Are longer lease terms a sign of rebounding confidence in Canada’s office market?
juin 24, 2021
More than 15 months after the onset of the COVID-19 pandemic in Canada, the country is starting to make some real progress toward a future return to “normal”. With more than 66% of the population having received at least one dose of a vaccine (as of June 21st), the prospect of a meaningful re-opening is getting closer to reality in many parts of the country.
Canada’s office market is also sharing in the positive trend. Return-to-office discussions are taking place in cities where workers continue to work from home, and an uptick in tour activity is occurring as occupiers begin to view their future circumstances as more concrete. In addition, there are indications that the national sublet pipeline might be starting to turn the corner (as discussed in my recent blog) – another sign of confidence returning to the market.
After so many months with limited (but now improving) leasing activity, it’s worth bringing some analysis gleaned from AVANT by Avison Young, our proprietary data analytics platform, to what has largely been anecdotal discussion of market conditions.
To get some perspective on office occupier confidence across Canada, I thought it would be interesting to dive into the average lease term length for completed transactions over time. When occupiers feel secure in their expectations of the future, they are willing to commit to longer lease terms – and on the flip side, in times of uncertainty, shorter lease terms provide flexibility for occupier companies to adapt to evolving future requirements.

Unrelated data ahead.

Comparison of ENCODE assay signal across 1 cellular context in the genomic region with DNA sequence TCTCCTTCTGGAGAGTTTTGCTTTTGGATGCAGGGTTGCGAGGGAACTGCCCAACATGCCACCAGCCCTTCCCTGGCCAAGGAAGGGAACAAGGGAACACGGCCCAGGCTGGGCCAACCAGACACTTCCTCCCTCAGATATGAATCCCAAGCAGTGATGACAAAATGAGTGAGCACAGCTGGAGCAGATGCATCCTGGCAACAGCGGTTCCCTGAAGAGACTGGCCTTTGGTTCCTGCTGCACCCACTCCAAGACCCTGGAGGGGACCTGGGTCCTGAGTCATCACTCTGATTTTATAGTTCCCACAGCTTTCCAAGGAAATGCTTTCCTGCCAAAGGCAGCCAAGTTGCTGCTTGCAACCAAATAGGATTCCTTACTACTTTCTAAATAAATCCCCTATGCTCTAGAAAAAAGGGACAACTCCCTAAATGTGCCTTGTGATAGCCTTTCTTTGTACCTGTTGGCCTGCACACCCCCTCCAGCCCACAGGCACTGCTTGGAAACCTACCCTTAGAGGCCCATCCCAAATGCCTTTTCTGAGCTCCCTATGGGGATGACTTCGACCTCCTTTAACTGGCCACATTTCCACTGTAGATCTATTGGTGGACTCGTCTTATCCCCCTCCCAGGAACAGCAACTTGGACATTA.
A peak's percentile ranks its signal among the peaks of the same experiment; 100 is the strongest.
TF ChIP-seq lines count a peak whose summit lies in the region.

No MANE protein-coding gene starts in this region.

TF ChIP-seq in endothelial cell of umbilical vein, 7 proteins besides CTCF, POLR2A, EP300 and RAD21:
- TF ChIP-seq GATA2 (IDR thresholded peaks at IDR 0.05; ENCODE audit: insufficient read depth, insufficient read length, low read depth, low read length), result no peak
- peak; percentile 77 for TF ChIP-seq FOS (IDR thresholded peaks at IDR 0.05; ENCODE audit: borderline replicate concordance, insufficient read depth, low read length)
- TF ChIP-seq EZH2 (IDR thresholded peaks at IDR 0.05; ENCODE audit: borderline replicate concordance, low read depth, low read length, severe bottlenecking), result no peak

The chart below shows the average length of term for Canadian office leases signed in each month for the past five years.
Some notable highlights revealed by this analysis include:
For all deals signed from April 2016 to February 2020, the overall average lease term length was 70 months. For those signed between the onset of the pandemic in March 2020 and June 2021, that figure fell to 59 months – a 16% decrease
Lease term length peaked a few months prior to the onset of the COVID-19 pandemic, averaging 77 months of term for deals signed in November 2019
After entering the Great Lockdown, confidence in the market fluctuated throughout the summer and fall of 2020 as repeated lockdowns and re-openings played havoc with decision-making. These effects were also evident in a significant drop-off in leasing velocity, and a rise in sublet availability, across the country
The pandemic low point was reached in February 2021, with an average lease term length of just 47 months
Since then, average term length has risen steadily month-over-month (especially in May and June) and as we approach the midpoint of the year, it has reached 68 months – up 45% from the low point and representing the highest average lease term length since April 2020
It’s great to see confidence returning among occupiers, as indicated by these trends. As vaccination rates rise and return-to-office plans become more real, this could all translate into not only an increase in leasing activity, but also the return of longer commitments as lease term lengths return to pre-pandemic levels.
Bill Argeropoulos is an Avison Young Principal and the firm’s Canadian Research Practice Leader. He is based in the company’s global headquarters in Toronto.